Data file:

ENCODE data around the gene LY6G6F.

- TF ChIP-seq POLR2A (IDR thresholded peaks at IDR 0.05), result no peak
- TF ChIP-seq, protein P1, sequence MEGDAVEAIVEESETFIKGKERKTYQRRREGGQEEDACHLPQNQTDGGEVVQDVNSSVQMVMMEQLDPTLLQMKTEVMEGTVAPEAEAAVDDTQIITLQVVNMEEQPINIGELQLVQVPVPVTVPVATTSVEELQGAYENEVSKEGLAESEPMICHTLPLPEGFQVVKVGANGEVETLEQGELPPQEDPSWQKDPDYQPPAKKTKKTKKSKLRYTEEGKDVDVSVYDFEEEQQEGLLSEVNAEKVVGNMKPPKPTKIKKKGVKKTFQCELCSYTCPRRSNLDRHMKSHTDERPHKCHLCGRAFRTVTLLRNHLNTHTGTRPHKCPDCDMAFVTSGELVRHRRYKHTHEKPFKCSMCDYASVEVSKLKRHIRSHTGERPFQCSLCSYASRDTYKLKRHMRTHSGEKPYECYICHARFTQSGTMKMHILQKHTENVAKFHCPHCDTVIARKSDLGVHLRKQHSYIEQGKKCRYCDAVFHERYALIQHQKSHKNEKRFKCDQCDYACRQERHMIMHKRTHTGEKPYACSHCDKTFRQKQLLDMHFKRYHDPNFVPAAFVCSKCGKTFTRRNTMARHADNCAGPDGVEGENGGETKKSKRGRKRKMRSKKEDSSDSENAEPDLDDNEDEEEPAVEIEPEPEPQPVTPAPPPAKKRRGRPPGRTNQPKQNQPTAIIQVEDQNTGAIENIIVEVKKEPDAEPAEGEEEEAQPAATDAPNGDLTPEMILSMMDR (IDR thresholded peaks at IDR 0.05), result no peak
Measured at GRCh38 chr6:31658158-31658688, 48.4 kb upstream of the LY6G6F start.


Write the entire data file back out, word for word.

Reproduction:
ENCODE data around the gene LY6G6F.

- TF ChIP-seq POLR2A (IDR thresholded peaks at IDR 0.05), result no peak
- TF ChIP-seq, protein P1, sequence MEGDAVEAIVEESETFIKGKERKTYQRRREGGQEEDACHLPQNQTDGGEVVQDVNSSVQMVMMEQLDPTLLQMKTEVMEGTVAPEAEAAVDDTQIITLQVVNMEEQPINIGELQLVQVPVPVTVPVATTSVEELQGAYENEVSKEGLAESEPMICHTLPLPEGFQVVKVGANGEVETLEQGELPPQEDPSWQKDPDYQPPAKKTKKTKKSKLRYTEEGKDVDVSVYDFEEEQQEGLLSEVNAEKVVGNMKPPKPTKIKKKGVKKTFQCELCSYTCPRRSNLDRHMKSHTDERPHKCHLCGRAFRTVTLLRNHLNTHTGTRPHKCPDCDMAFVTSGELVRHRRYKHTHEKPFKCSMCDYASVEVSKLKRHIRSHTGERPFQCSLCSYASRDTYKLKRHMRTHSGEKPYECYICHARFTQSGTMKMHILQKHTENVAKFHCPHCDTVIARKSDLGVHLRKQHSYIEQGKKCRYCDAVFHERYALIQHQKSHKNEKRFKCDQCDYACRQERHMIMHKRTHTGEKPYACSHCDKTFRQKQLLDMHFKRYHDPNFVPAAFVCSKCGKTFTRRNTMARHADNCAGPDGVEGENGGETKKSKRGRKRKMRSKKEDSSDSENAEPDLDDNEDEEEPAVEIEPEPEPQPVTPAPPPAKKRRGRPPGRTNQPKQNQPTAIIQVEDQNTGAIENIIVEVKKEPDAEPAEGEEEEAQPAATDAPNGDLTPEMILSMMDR (IDR thresholded peaks at IDR 0.05), result no peak
Measured at GRCh38 chr6:31658158-31658688, 48.4 kb upstream of the LY6G6F start.